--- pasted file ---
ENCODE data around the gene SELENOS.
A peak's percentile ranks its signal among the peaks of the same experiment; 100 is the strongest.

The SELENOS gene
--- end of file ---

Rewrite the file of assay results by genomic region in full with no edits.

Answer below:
ENCODE data around the gene SELENOS.
A peak's percentile ranks its signal among the peaks of the same experiment; 100 is the strongest.

The SELENOS gene